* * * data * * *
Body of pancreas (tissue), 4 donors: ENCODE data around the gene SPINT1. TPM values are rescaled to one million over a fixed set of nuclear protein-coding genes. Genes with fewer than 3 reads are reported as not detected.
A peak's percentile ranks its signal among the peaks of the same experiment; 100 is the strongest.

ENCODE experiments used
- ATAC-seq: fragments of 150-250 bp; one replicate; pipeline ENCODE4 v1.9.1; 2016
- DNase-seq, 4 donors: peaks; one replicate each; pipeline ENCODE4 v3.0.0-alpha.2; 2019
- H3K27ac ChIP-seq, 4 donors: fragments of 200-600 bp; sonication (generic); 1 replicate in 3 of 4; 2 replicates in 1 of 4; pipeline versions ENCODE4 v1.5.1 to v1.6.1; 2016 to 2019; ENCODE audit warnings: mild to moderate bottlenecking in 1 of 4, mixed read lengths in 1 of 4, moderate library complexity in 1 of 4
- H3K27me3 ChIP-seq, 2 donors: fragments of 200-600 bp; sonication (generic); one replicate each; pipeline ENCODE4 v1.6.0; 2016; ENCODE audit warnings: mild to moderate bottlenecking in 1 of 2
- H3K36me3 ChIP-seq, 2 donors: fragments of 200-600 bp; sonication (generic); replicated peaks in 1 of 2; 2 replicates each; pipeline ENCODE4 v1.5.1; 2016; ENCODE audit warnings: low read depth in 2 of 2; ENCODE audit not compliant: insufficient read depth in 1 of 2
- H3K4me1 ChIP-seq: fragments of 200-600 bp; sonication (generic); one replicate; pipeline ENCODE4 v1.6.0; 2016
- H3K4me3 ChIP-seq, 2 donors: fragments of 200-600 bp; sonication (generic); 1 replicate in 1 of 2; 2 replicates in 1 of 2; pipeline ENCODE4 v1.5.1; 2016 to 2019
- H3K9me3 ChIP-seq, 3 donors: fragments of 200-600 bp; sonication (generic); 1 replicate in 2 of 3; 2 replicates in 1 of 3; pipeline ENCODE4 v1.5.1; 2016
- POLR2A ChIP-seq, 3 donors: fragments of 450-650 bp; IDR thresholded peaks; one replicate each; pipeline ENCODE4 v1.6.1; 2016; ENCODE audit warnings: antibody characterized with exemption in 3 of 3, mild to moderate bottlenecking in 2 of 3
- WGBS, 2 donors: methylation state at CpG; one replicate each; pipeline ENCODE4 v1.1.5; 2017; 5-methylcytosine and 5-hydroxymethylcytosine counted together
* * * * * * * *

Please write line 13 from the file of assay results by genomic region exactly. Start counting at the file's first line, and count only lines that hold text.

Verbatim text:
- WGBS, 2 donors: methylation state at CpG; one replicate each; pipeline ENCODE4 v1.1.5; 2017; 5-methylcytosine and 5-hydroxymethylcytosine counted together